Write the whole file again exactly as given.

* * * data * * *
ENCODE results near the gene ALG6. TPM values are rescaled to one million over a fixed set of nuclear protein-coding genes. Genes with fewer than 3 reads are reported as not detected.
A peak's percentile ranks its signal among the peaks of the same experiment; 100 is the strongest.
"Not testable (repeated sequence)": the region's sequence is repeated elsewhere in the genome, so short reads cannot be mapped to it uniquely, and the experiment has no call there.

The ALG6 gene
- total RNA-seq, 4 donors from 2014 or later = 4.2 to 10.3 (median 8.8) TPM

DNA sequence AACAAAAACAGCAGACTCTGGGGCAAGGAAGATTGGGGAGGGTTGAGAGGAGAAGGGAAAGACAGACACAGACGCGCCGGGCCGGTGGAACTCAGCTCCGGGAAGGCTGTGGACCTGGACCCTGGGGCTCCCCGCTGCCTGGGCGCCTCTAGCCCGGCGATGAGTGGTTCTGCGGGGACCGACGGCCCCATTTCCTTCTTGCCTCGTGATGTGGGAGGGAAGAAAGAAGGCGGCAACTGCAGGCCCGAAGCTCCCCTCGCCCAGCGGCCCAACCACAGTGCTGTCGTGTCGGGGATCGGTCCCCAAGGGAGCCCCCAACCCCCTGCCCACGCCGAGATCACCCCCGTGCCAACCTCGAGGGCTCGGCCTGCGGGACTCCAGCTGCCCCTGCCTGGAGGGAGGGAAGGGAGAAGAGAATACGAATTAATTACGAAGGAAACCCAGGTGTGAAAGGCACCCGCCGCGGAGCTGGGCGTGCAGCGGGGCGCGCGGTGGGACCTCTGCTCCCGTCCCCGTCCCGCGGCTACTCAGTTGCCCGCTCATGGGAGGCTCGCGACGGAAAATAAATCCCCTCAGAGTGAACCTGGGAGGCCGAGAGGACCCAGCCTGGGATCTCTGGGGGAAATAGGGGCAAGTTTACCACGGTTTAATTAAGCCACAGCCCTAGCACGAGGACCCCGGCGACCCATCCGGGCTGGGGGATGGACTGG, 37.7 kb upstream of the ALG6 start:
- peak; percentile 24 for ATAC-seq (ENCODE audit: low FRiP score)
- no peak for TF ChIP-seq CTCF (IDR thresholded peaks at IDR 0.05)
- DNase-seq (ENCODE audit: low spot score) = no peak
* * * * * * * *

ENCODE results near the gene ALG6. TPM values are rescaled to one million over a fixed set of nuclear protein-coding genes. Genes with fewer than 3 reads are reported as not detected.
A peak's percentile ranks its signal among the peaks of the same experiment; 100 is the strongest.
"Not testable (repeated sequence)": the region's sequence is repeated elsewhere in the genome, so short reads cannot be mapped to it uniquely, and the experiment has no call there.

The ALG6 gene
- total RNA-seq, 4 donors from 2014 or later = 4.2 to 10.3 (median 8.8) TPM

DNA sequence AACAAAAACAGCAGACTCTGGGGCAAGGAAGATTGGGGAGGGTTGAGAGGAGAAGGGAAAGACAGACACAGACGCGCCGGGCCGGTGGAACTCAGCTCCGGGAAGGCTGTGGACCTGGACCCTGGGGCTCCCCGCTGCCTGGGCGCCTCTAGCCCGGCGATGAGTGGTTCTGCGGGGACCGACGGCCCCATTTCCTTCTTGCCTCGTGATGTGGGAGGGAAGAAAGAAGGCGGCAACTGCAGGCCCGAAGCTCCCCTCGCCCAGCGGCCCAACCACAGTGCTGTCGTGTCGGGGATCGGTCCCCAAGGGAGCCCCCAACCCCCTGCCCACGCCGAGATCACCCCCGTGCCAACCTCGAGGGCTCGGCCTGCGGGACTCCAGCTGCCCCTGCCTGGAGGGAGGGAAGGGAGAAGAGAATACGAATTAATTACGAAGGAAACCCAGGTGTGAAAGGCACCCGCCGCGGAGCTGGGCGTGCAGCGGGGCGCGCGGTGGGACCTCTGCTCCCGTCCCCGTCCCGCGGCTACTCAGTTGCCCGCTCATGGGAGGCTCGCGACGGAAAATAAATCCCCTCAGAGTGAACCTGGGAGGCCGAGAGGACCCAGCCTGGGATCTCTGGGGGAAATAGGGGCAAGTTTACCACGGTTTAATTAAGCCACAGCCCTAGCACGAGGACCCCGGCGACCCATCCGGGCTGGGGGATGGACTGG, 37.7 kb upstream of the ALG6 start:
- peak; percentile 24 for ATAC-seq (ENCODE audit: low FRiP score)
- no peak for TF ChIP-seq CTCF (IDR thresholded peaks at IDR 0.05)
- DNase-seq (ENCODE audit: low spot score) = no peak